“Berenstein” truthers believe in something called the “Mandela Effect”: a theory that a large group of people with the same false memory used to live in a parallel universe (the name comes from those who fervently believe that Nelson Mandela died while in prison). VICE’s article about the theory was shared widely, leading thousands of people to r/MandelaEffect, a subreddit for those with false memories to share their experiences.

It was there, just a few hours after the article was posted, that discussions of Shazaam – or the “Sinbad Genie movie” – took off.

“I was dumbfounded to see that there was no evidence of the movie ever being made,” says Carl. “I quickly searched the internet, scouring every way I know how to search, crafting Boolean strings into Google, doing insite: searches, and nothing. Not a damn thing.”

On the subreddit, discussions about the film went into great detail. Unlike other false memories on r/MandelaEffect, the issue wasn’t a simple misspelling or logo-change, but an entire film's disappearance. Many Redditors revealed they had distinct memories of the cover art of the movie. “It said ‘Sinbad’ in big letters that dwarfed the other print,” says Don, who goes by EpicJourneyMan on Reddit, and also remembers how Sinbad posed on the cover – facing left, with his arms crossed and an eyebrow raised. Jessica*, a 27-year-old office worker from Canada, also remembers the cover. “[It had] a purple background, featuring Sinbad dressed as a genie, back to back with a boy who looks about 11 or 12 years old. Sinbad has an annoyed expression on his face,” she says.

At this point I should mention something I have neglected to mention so far. In 1996, the basketball player Shaquille O'Neal played a genie who helped a young boy find his estranged father in a commercially unsuccessful film. The cover art of the film features Shaq with his arms folded, laughing, in front of a purple background. His name, “Shaq”, dominates the top half of the cover. The movie’s name is Kazaam.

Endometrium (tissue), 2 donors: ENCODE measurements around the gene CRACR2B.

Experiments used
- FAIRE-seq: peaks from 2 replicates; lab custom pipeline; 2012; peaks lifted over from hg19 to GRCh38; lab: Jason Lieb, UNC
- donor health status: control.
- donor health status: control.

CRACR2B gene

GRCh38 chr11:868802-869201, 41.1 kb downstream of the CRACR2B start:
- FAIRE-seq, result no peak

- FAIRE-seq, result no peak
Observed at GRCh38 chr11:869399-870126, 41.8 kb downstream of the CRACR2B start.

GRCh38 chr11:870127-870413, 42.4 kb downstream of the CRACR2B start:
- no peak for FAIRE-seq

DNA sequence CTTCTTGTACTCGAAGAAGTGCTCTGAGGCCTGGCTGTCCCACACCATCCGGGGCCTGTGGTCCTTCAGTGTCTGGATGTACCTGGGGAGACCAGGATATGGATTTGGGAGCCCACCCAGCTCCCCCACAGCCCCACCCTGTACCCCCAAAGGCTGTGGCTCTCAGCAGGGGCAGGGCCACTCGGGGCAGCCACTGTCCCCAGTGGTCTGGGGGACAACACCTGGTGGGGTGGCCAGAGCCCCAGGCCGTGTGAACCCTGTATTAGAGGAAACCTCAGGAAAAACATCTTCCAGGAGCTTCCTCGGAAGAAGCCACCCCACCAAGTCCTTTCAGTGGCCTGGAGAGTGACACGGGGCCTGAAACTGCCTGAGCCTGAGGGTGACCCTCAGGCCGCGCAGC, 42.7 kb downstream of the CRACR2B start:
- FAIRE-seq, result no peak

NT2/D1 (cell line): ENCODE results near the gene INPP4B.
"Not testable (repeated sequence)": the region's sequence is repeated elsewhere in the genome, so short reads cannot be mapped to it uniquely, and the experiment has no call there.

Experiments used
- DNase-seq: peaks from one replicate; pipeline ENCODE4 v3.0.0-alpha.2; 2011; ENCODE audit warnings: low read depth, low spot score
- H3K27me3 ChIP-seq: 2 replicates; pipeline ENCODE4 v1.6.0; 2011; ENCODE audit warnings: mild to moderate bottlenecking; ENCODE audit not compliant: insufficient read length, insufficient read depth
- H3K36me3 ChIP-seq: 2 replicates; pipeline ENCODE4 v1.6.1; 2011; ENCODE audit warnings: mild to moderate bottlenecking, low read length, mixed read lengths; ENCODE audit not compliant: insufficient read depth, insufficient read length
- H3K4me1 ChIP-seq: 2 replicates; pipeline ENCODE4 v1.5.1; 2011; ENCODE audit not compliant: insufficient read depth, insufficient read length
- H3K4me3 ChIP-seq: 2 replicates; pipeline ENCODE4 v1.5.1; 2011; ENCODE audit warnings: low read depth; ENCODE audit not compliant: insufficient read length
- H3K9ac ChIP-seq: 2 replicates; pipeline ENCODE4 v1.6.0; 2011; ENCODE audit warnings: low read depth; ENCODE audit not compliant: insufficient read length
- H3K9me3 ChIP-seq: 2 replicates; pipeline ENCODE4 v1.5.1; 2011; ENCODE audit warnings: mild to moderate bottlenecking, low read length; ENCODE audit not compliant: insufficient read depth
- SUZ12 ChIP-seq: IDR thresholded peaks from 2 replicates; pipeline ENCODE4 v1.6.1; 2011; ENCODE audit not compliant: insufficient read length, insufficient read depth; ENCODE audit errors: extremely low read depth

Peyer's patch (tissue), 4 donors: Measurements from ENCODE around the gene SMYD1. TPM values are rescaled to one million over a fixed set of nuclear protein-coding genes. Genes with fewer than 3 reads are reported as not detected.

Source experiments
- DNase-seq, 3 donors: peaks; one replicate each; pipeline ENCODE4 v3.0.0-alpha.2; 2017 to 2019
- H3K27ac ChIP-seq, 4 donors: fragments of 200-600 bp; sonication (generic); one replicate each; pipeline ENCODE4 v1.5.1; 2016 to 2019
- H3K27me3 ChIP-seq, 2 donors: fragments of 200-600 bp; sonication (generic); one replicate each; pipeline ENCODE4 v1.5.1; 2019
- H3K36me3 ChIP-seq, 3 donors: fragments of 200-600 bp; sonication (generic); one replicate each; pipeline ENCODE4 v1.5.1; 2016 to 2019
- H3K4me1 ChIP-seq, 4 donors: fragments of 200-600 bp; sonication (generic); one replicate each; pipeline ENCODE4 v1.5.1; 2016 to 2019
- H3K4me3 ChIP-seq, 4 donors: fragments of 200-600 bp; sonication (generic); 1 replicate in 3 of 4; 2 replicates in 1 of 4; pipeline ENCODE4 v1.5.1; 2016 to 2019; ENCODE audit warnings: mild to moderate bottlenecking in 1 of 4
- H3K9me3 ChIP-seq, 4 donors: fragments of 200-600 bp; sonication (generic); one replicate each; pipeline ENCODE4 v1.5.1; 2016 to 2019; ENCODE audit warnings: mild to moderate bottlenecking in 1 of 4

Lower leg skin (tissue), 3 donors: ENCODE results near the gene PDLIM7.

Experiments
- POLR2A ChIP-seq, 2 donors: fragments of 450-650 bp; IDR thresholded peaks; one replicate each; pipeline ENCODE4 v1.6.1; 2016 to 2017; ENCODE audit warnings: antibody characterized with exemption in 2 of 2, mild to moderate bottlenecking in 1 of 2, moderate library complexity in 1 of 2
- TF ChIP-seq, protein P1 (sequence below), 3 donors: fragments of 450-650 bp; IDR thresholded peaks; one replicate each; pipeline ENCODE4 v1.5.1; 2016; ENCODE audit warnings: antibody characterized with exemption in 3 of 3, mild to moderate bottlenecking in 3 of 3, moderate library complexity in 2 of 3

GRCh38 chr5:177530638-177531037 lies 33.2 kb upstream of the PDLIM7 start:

*

Imagine if you woke up this morning and Disney’s 1998 animation A Bug’s Life did not exist. After endlessly scouring the internet, you’d come up with nothing, despite your own distinct memories of a bunch of ants going on wild hijinks through the undergrowth. You’d turn to your best friend, your brother, your mum, and say, “Hey, remember A Bug’s Life? It was about ants”, and your friend/brother/mum would turn to you and says: “No, darling. You’re thinking about Antz.”

This is how those who believe in the “Sinbad genie movie” feel when people say they are simply getting confused about Shaq’s Kazaam. Twin films – remarkably similar movies that are released at the same time – are relatively common, and include Turner & Hooch and K-9 in 1989, Robin Hood: Prince of Thieves and Robin Hood in 1991, Saving Private Ryan and The Thin Red Line in 1998, and Finding Nemo and Shark Tale in 2003-4.


“I remember thinking Shaq’s Kazaam was a rip-off or a revamp of a failed first run, like how the 1991 film Buffy the Vampire Slayer bombed but the late Nineties TV reboot was a sensation,” says Meredith, who is one of many who claim to remember both Shazaam and Kazaam. Don remembers ordering two copies of the former and only one of the latter for the store, while Carl says: “I am one of several people who specifically never saw Kazaam because it looked ridiculous to rip off Shazaam just a few years after it had been released.” When Carl first realised there was no evidence of the Sinbad movie existing, he texted his sister to ask if she remembered the film.

“Her response [was] ‘Of course.’ I told her, ‘Try and look it up, it doesn’t exist’. She tried and texted back with only: ‘What was it called?’ – there was never a question of if it existed, only not remembering the title.”

*

I remember, as a child, that every time my mother bought me a fresh pair of Clarks shoes for the new school year, the shop would offer me a free gift to go with them. It was the late Nineties or early Noughties, and I distinctly remember receiving a lilac pencil case to accompany my new leather numbers. It had different compartments for pencils, rubbers, and sharpeners, and I spent the last week of the holidays drawing a comic book with it by my side on our caravan kitchen table.

There is no evidence that such a promotional offer ever existed. When I ask around, no one remembers it, but when I also ask about another memory I have – of Marks & Spencers’ chicken nuggets shaped like Bugs Bunny – no one remembers those either, despite the fact a Guardian article proves they were real.